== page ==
- Count your stitches at the end of each row to ensure you haven't missed or added any stitches
- The last stitch of each row can be a bit tricky to identify. Pay attention to the top of the turning chain from the previous row, and make sure to work into it
Practicing the single crochet stitch will help you become more comfortable with crocheting, and you'll be ready to explore other stitches and more complex projects in no time!
How to Double Crochet (DC)
The double crochet (abbreviated as "dc") is another fundamental crochet stitch and is taller than the single crochet. It's commonly used in various crochet projects and can create a more open and airy fabric. Here's a step-by-step guide on how to make a double crochet:
- Yarn over and insert your hook: Yarn over by wrapping the yarn from back to front around your hook, moving in a counter-clockwise direction. Then, insert your hook into the desired stitch of your foundation chain or previous row.
- Yarn over and pull through: Yarn over again and pull it through the stitch you inserted your hook into. Now, you should have three loops on your hook.
- Yarn over and pull through two loops: Yarn over once more and pull it through the first two loops on your hook. You should have two loops remaining on the hook.
- Yarn over and pull through the last two loops: Yarn over one final time and pull it through the remaining two loops on your hook. This completes one double crochet stitch.
- Continue across the row: Repeat steps 1 to 4 for each stitch in the foundation chain or the previous row until you reach the end.
- Turning chain: To start the next row, you'll need to create a turning chain. For double crochet, typically chain three at the end of the row and turn your work.
- Double crochet in each stitch: Starting in the second stitch from the hook (the first stitch is where you made the turning chain), yarn over, insert your hook, and work a double crochet following steps 2 to 4. Continue making double crochet stitches across the row.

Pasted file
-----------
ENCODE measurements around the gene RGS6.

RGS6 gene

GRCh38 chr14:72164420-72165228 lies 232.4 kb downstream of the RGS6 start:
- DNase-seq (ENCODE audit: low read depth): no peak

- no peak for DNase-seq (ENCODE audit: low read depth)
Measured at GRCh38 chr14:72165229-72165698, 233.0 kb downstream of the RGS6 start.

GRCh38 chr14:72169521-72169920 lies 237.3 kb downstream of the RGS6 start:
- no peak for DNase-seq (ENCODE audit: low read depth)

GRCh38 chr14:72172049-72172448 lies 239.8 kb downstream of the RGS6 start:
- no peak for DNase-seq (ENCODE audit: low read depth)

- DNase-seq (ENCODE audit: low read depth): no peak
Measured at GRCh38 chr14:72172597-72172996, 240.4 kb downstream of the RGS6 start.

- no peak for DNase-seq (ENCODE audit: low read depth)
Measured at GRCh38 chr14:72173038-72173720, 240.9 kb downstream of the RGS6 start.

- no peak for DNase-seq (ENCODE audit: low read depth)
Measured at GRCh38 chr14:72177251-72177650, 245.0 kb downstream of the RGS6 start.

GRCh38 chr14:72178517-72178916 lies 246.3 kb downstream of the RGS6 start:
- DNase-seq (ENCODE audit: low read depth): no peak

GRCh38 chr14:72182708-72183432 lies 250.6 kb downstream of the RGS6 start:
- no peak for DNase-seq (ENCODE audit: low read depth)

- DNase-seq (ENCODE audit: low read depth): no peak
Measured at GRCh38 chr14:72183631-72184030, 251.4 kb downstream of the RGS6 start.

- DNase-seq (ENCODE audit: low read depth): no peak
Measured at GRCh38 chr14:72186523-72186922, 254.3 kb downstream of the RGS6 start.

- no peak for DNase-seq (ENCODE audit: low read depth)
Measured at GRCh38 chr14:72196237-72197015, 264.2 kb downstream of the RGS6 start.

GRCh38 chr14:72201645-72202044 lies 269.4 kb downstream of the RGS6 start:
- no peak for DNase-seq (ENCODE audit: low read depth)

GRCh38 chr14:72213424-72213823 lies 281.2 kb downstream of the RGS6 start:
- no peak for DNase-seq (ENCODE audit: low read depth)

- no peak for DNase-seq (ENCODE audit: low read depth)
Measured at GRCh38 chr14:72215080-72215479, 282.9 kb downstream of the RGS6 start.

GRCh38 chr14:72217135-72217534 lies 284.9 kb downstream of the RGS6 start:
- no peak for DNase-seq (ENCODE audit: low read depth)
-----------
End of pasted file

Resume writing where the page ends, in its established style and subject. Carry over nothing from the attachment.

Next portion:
- Repeat: Repeat step 7 for each row, making a turning chain of three at the end of each row, until your project reaches the desired length.
- Maintain consistent tension throughout your work to achieve even and nicely shaped stitches.
- Count your stitches at the end of each row to ensure accuracy and avoid mistakes.
With practice, you'll become more familiar with the double crochet stitch and be able to incorporate it into various crochet patterns and designs. Happy crocheting!
Properly finishing your crochet work ensures that it looks neat and professional. Here are the common steps to finish your crochet project:
- Fasten off: When you've reached the end of your project, you'll need to fasten off the yarn to secure it. To do this, cut the yarn, leaving a tail of about 6 inches (15 cm) or more. Yarn over and pull the yarn tail through the loop on your hook. This will create a knot to secure the last stitch.
- Weave in ends: After fastening off, you'll have yarn tails at the beginning and end of your work. Use a yarn needle or crochet hook to weave these tails back and forth into the stitches on the backside of your project. This hides the ends and ensures they won't come undone over time.
- Block your project (optional): Blocking is the process of shaping and sizing your crochet project. Depending on the type of yarn and project, you might want to block it to make the stitches more even and the project lay flat. You can steam block, wet block, or use special blocking tools, depending on the fiber and pattern used.
- Add any embellishments (optional): If your project requires buttons, zippers, or other embellishments, now is the time to attach them securely.
- Finish off decorative edges (optional): For projects with decorative edges, like blankets or shawls, you might need to add a border. Choose your desired border pattern and follow the instructions to complete it.
- Wash and block (optional): If you haven't already blocked your project, you can wash it following the yarn's care instructions and then block it to ensure the final shape and size.
- Enjoy your finished project: Once you've completed all the necessary finishing touches, your crochet project is ready to use or give as a gift!
Remember, the finishing steps may vary depending on the type of project you're working on and the specific pattern you've used. Always follow the pattern's finishing instructions if you're following a crochet pattern.
Finishing your crochet project carefully and with attention to detail can make a significant difference in the final appearance of your work. So take your time and enjoy the satisfaction of completing your crochet masterpiece!
More Crochet Techniques
Check out our Stitch Finder for hundreds of crochet and knit stitch patterns, trims, motifs, and decorative elements! Each one includes detailed instructions on how to create them.
Crochet Pattern Terms and Abbreviations
Did you encounter an unfamiliar term when reading a pattern? We've got you covered! Check out our glossary for a comprehensive breakdown of every term you might find when reading a crochet pattern.